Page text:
We supplement with organic feed and are attempting to now grow our own organic feed. Since “you are what you eat” we believe the healthier our birds eat, the healthier their eggs will be.

Recently, Mother Earth News did an egg study comparing free-range eggs to the U.S. Department of Agriculture (USDA) nutrient data for commercial eggs.  The findings showed that free-range chicken eggs produced the following results:

  • 1/3 less cholesterol
  • 1/4 less saturated fat
  • 2/3 more vitamin A
  • 2 times more omega-3 fatty acids
  • 3 times more vitamin E
  • 7 times more beta-carotene

(source: homestead.org)

Why do some of your eggs have dirt on them?

Our eggs are collected daily, usually right after being laid, and we do not wash them. This allows the bloom (the protective outer layer) to remain intact and protect the porous eggshell from being contacted by bacteria. It is actually much healthier to consume unwashed eggs with the bloom intact. The only reason to wash an egg is to remove the dirt or bird poop. We find that by keeping our egg boxes extremely clean, our hens and ducks mostly lay eggs that are dirt-free. While our birds regularly lay in their boxes and nests, occasionally one of them decides to lay her egg in an unusual spot in the pasture. After our impromptu egg hunt to find these eggs, we still decide not to wash them so as not to disturb the bloom. This is why some of our eggs may occasionally have dirt on them.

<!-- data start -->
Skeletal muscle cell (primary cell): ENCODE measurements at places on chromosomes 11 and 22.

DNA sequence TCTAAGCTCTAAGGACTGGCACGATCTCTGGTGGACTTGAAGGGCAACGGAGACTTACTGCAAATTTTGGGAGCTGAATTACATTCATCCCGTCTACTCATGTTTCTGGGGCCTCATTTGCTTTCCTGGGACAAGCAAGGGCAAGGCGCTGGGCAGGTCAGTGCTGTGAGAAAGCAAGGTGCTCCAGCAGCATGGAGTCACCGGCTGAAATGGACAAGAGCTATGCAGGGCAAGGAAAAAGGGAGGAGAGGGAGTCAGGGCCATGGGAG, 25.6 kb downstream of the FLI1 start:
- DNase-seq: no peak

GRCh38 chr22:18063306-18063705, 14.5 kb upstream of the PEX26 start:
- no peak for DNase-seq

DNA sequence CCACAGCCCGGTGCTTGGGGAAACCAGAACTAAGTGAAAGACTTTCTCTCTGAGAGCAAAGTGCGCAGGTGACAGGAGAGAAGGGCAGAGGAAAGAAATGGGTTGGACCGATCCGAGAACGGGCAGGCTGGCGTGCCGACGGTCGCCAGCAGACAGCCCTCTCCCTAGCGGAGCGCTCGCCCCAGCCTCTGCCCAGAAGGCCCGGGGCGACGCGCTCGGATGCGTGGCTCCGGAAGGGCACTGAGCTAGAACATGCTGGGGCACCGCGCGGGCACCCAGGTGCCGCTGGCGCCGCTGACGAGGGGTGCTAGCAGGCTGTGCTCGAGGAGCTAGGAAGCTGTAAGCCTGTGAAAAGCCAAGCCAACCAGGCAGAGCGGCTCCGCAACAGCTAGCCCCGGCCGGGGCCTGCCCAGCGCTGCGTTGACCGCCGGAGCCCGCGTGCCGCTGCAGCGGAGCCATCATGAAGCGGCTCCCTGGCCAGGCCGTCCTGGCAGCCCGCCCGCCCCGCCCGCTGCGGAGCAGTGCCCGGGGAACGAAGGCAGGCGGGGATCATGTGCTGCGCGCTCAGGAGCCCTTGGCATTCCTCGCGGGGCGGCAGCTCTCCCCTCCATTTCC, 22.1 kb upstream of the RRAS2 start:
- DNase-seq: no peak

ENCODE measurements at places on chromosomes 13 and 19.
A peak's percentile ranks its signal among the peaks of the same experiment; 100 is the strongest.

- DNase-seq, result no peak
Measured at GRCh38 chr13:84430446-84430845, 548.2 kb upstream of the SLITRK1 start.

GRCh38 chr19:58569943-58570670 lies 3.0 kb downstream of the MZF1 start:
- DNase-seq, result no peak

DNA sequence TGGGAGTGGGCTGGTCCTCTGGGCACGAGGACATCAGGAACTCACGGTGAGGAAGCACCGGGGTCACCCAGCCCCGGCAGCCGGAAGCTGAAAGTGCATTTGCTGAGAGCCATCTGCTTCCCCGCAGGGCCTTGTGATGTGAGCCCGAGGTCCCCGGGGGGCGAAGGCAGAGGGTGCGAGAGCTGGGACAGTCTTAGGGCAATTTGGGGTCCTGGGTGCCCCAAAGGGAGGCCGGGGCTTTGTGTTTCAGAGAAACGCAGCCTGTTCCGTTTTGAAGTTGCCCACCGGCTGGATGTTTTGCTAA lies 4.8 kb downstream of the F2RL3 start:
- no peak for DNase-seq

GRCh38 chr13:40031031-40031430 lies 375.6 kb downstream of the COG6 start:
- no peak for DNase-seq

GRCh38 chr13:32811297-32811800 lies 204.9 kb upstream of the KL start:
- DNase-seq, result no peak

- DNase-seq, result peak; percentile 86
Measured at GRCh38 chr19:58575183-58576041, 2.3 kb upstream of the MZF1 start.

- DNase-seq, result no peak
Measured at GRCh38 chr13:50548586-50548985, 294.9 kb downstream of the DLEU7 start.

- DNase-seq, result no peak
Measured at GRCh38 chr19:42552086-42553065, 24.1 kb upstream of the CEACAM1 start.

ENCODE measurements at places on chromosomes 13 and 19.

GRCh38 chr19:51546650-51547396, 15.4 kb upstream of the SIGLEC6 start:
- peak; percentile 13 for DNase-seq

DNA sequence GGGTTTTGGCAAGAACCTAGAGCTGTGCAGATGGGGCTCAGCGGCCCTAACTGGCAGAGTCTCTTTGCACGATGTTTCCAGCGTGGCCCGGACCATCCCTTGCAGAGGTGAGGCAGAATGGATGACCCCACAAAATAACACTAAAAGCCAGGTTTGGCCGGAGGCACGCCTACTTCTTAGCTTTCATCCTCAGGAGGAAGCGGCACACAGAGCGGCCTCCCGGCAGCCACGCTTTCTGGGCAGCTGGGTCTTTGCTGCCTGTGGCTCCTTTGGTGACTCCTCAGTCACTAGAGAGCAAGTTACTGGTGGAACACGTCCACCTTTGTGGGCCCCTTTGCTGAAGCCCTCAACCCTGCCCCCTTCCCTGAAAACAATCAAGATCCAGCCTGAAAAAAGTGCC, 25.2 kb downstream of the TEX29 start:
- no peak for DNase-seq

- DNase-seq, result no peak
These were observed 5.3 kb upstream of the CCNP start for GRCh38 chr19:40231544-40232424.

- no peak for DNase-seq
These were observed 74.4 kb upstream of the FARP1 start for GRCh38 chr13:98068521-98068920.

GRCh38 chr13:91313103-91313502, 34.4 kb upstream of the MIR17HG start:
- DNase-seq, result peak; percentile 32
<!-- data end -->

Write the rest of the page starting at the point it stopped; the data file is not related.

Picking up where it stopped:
How are duck eggs different from chicken eggs?

Duck eggs are generally about 50% larger than chicken eggs. Duck egg shells are also thicker, which does make them a bit more difficult to crack. But this thicker shell also allows duck eggs to have a longer shelf life. The real differences lie on the inside! The yolks of duck eggs are also larger, and the egg’s white tends to be transparent. Partly due to the larger yolk, duck eggs are significantly higher in both fat and cholesterol than chicken eggs. But they’re also higher in protein and have a higher concentration of omega-3 fatty acids. Many bakers and chefs believe ducks eggs are better to cook and bake with. Our friends and family report that duck eggs actually taste a bit more “eggy” than the chicken eggs.

Our Services

Duck Rescue

We will take in any domestic duck or goose in need! We are able to travel San Diego County, Orange County, and Riverside County to pick up the bird. Our ranch has coops, brooders, and other facilities to rehabilitate the ducks from hatchling through adult. We will also accept drop offs provided you contact us in advance to be sure someone is on site. We can also provide limited veterinary care from our on-site Veterinary Technician.

Can we come tour your farm and interact with the rescue animals?

We love visitors! Anyone is welcome to tour the property to interact with the rescue animals, learn about heritage breed ducks and geese, picnic under the oaks, collect eggs, and pick fruit. Currently we do have some areas under construction. We simply ask that you contact us in advance of your visit either by phone or email.

We Hope to See You Soon!